Mental health funding in spotlight

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CEO of Chasing the Stigma, Jake Mills, shares his mental health journey. Pic © Jose Ruiz JMU Journalism

Tackling the issues surrounding mental health funding for youths was given top priority at a gathering this week.

The Liverpool One Foundation, in conjunction with the Community Foundation for Merseyside, held the event to discuss the impact that its grants have had on community groups addressing mental health needs for children and young people.

Thursday’s event targeted healthcare professionals, groups and businesses, that are eager to learn how their support can have the best possible impact.

CEO of Chasing the Stigma, Jake Mills, was part of an expert panel, as he spoke about The Hub of Hope – an app created by the charity.

It has helped more than 80,000 users access mental health support across the country, with more than 1,200 support groups and charities registered to help people via the app.

Alongside Jake was Sam Avery, the artistic director of the Comedy Trust charity. Its aim is to make happier, healthier people through a variety of different humour, comedy and laughter-based projects, such as the Feeling Funny Youth Club.

The project is one of those funded by the L1 foundation.

YouTube: Jose Ruiz

Making people aware of the charities out there to help youngsters was one of the topics under discussion.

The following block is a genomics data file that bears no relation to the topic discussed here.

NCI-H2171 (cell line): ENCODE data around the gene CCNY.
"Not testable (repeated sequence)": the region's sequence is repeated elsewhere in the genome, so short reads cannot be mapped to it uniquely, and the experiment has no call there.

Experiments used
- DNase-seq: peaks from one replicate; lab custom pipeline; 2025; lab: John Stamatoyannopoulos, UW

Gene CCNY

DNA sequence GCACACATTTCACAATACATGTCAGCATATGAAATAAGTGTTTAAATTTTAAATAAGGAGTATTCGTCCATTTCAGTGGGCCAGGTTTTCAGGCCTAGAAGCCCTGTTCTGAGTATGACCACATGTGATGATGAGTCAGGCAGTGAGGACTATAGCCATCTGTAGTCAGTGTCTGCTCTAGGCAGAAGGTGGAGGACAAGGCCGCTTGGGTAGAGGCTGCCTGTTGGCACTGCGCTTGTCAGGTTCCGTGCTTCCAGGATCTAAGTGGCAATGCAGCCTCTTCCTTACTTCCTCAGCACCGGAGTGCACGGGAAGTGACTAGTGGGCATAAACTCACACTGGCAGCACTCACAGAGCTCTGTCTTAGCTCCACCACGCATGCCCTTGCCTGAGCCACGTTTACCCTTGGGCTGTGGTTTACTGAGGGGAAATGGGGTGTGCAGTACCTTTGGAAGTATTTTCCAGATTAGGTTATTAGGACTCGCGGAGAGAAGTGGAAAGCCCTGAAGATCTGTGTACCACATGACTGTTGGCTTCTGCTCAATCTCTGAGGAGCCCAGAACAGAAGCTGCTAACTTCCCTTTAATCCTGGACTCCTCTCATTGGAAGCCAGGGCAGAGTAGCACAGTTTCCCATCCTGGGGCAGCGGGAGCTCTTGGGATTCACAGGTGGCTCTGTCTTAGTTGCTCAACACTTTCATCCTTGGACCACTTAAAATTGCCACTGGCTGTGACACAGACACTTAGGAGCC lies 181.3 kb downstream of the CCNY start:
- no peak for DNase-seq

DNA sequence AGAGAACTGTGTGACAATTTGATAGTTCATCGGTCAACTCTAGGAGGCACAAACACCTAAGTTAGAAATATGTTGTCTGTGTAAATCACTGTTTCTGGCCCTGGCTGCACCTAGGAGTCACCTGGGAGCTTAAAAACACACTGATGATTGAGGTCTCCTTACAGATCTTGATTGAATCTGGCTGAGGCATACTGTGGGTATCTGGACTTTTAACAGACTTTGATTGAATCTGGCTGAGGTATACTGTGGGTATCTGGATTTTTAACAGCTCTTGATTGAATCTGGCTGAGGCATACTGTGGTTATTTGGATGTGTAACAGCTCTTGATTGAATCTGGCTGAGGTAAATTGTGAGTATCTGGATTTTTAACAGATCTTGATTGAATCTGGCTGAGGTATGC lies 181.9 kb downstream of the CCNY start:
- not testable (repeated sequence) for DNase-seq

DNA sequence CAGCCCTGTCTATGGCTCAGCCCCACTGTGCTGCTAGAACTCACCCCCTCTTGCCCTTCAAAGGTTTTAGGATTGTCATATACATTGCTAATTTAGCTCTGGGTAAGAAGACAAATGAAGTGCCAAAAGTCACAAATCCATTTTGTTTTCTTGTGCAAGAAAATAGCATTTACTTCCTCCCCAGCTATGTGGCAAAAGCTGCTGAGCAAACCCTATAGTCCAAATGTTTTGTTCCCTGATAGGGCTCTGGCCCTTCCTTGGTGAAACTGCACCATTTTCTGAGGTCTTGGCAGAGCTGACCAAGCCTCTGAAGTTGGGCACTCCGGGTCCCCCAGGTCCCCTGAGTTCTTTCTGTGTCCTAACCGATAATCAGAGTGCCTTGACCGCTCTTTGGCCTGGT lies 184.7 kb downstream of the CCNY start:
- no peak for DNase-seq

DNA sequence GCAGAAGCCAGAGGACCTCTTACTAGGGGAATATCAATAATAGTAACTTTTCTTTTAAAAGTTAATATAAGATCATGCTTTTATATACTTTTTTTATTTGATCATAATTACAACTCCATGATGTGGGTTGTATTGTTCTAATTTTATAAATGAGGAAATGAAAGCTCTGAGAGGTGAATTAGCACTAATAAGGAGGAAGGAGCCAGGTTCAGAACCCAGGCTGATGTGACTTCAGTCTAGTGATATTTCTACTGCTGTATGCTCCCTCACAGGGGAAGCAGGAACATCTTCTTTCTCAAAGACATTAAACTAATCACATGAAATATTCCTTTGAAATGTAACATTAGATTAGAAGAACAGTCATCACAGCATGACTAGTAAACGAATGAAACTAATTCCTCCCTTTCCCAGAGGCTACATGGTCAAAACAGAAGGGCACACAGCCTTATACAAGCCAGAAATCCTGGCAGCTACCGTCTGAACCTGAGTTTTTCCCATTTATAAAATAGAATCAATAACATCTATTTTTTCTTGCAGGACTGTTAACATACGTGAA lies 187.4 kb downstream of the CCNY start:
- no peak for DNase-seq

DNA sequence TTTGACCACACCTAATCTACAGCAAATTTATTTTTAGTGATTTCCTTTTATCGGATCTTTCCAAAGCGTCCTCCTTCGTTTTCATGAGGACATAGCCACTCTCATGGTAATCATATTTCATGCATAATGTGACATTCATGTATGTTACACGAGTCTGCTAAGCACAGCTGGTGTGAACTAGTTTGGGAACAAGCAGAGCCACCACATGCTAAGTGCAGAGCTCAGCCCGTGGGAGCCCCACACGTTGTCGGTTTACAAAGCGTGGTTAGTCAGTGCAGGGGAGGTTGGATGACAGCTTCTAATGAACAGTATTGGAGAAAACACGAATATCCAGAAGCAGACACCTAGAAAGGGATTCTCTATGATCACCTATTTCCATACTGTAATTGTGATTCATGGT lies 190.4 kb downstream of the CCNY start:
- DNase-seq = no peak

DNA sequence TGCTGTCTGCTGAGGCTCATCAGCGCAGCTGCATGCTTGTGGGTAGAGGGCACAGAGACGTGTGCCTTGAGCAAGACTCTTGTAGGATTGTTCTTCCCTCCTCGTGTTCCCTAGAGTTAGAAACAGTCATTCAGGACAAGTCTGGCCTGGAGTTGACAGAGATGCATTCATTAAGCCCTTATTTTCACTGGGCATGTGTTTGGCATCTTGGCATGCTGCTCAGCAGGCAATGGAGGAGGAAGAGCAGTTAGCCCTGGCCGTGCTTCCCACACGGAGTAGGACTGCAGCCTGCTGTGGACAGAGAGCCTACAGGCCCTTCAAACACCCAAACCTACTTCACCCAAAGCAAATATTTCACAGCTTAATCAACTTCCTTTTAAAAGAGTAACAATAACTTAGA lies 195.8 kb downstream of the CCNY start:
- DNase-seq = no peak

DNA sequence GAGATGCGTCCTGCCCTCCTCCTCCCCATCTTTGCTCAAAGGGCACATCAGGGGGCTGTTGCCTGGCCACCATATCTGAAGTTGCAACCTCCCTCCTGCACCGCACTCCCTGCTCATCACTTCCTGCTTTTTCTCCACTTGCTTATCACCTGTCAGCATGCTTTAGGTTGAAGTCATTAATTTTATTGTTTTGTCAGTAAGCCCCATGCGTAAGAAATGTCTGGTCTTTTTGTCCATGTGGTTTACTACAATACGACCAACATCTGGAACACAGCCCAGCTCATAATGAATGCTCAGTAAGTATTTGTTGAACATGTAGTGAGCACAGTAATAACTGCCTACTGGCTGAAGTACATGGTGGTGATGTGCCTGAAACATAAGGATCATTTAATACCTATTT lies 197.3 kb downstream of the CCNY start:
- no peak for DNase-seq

When Mr Avery was asked what he thought needed to be done to promote organisations, he told JMU Journalism: “I think the gaps come from marketing. We do our own and depend on social media, which someone needs to be looking after creating vigorous campaigns for people to engage with.

“Events like these are really useful for us to come speak to other organisations working on the front line which are able to then guide young people to our charity.”

Also at the event was Andrew Myers, a trustee for the Liverpool One Community Foundation.

He told JMU Journalism: “The statistics available suggest that this is one of the biggest issues facing our communities.

“To make a real impact, we need the government and statutory agencies to come on board with more funding, and support to take this further, because the Liverpool One Foundation can only take it to the first level without their help.”

Throughout the morning, the panel went over a specially-commissioned report produced by the Directory of Social Change.

The new round of grants will be available to charities in November and the closing dates for applications is January 10th, 2020.

Twitter: Jose Ruiz

About Jose Ruiz, JMU Journalism